General Motors Corp. agreed Monday to sell a majority share of its credit arm for $14 billion, a defensive move that analysts said would fund employee buyouts and help the beleaguered automaker's balance sheet.
Although GM would gain some much needed cash, it also would give up control of its only profitable division.
"This is about restructuring our business so we can be robustly profitable in the future, so we're not so balanced on a razor's edge," GM Chairman and Chief Executive Rick Wagoner said at a news conference.
Cerberus Capital Management, a hedge fund, leads the investor group that would buy 51% of General Motors Acceptance Corp. The group includes Citigroup Inc.
Analysts were generally supportive of the deal -- the automaker put GMAC up for sale last fall -- but the stock market wasn't enthusiastic. GM's shares fell $1.13, or 5.3%, to $20.14.
"The patient is definitely looking a little better, but he's not out of intensive care yet," said Shelly Lombard, auto industry analyst with GimmeCredit, a New York-based corporate bond research firm.
GM, which had a loss of $10.6 billion last year and continues to lose sales to Toyota Motor Corp. and other Asian rivals, plans to close a dozen plants and cut 30,000 hourly jobs in the U.S. in the next three years. To accelerate the cutbacks, last month GM offered buyouts to 113,000 of its hourly workers.
GM's fortunes also are tied to Delphi Corp., its primary supplier of parts and a former unit of GM. Delphi has asked a U.S. Bankruptcy Court to void its union contracts and the United Auto Workers has threatened to strike if the judge does away with the current labor agreement. A strike at Delphi would probably force GM to shut its factories, analysts have said.
GMAC, which finances the purchase of houses as well as cars, brought in a much-needed $2.4 billion in profit to GM last year, while the auto unit lost $12.9 billion. But with GM's future continually in question, management felt it had little choice but to put the subsidiary up for bid.
One goal of the sale was to get GMAC a credit rating that was higher than GM's junk level, but that doesn't seem imminent. Both Standard & Poor's and Moody's said Monday that GMAC's rating would remain below investment grade.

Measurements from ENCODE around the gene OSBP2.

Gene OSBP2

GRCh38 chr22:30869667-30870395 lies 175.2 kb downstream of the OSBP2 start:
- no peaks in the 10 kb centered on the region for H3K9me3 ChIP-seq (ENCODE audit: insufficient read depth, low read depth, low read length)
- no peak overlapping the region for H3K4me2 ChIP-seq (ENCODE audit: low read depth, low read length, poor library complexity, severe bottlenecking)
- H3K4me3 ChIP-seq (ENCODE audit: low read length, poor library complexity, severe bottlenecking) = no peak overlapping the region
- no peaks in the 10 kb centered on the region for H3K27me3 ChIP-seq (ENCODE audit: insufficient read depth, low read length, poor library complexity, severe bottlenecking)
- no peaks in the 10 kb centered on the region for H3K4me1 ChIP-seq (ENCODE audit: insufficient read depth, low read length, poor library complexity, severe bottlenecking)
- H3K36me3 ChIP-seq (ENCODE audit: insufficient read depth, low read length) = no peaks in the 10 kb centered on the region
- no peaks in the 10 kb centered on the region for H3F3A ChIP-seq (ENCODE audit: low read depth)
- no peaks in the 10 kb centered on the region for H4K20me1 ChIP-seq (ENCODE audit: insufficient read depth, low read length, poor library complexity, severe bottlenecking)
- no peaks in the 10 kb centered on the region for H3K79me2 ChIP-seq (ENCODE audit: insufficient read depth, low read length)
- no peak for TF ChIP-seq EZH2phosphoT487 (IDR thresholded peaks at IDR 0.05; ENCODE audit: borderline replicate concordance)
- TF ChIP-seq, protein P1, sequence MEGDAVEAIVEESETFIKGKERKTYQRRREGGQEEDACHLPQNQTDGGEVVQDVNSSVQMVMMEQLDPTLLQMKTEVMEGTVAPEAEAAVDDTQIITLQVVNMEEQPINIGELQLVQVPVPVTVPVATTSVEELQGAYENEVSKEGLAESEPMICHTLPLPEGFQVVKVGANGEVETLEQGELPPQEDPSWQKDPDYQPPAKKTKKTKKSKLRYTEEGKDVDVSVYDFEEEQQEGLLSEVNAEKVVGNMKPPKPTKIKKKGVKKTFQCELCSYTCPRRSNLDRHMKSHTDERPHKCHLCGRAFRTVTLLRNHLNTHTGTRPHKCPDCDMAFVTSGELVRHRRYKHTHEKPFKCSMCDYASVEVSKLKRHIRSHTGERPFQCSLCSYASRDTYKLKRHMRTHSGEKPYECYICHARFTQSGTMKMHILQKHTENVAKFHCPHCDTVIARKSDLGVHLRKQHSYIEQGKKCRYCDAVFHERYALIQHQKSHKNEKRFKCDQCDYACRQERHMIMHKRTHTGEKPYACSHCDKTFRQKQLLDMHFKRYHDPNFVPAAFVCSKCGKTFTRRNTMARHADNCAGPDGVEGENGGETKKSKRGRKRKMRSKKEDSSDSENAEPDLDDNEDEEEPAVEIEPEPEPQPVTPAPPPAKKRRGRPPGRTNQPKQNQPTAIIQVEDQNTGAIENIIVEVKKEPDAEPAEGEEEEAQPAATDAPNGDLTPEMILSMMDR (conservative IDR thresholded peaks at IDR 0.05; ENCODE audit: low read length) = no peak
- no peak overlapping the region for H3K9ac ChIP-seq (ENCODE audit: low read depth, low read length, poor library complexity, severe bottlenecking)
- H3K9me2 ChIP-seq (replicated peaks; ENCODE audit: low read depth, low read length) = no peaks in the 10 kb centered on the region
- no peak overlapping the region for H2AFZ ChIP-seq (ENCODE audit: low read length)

The rating companies had been hoping the buyer of the majority stake would be a financial institution that would run GMAC as a business, rather than a more passive private equity group, Lombard said. Without an investment-grade rating, it will be more difficult for GMAC to borrow money.
Cerberus, a $16-billion hedge fund founded in 1992, is a turn-around specialist named after the mythical dog that guarded the entrance to the underworld.
Under the terms of the deal, GM will get approximately $10 billion when the transaction closes, probably in the fourth quarter, plus $4 billion over the next three years.
Wagoner said the money would be used to support the company's turnaround plans and strengthen its balance sheet.
This wouldn't be the first time GM has sold valuable assets, including Electronic Data Systems in 1996 and Hughes Electronics in 1997, to fund its auto business, Morgan Stanley analyst Jonathan Steinmetz said in a research note.
GM management has not explained "why this time will be different," Steinmetz said.
Taking a more optimistic view was David Healy of Burnham Securities: "[GM] wouldn't be selling off half the crown jewels if they weren't in trouble, but I think they struck a pretty good deal today."
One reason for the dismal performance of GM's stock Monday may have been some other news announced by the company: its U.S. vehicle sales tumbled 14.6% in March from a year earlier. Ford Motor Co.'s sales also fell 4.6%, but Toyota's rose 6.9%.
GM said its March sales were not as bad as they looked, because the 2005 period featured extensive sales incentives.
"Baloney," responded Sean Egan, managing director of Egan-Jones Ratings Co. in Haverford, Pa. GM "may have reduced incentives last year, but this year they reduced vehicle sticker prices so they would appear more competitive. Whether you lower the price by incentives or an absolute cut doesn't really matter."
Making cars is an economy-of-scale business, Egan said. "GM is losing sales, losing the economy of scale, and slipping further behind. Every other week the company is faced with a crisis. Next: more of the same."
The long-running crisis has led to intense speculation that Wagoner's job might be imperiled.
George Fisher, presiding director of the GM board, said Monday that "while there is still much work to be done, the GM board has great confidence in Rick Wagoner."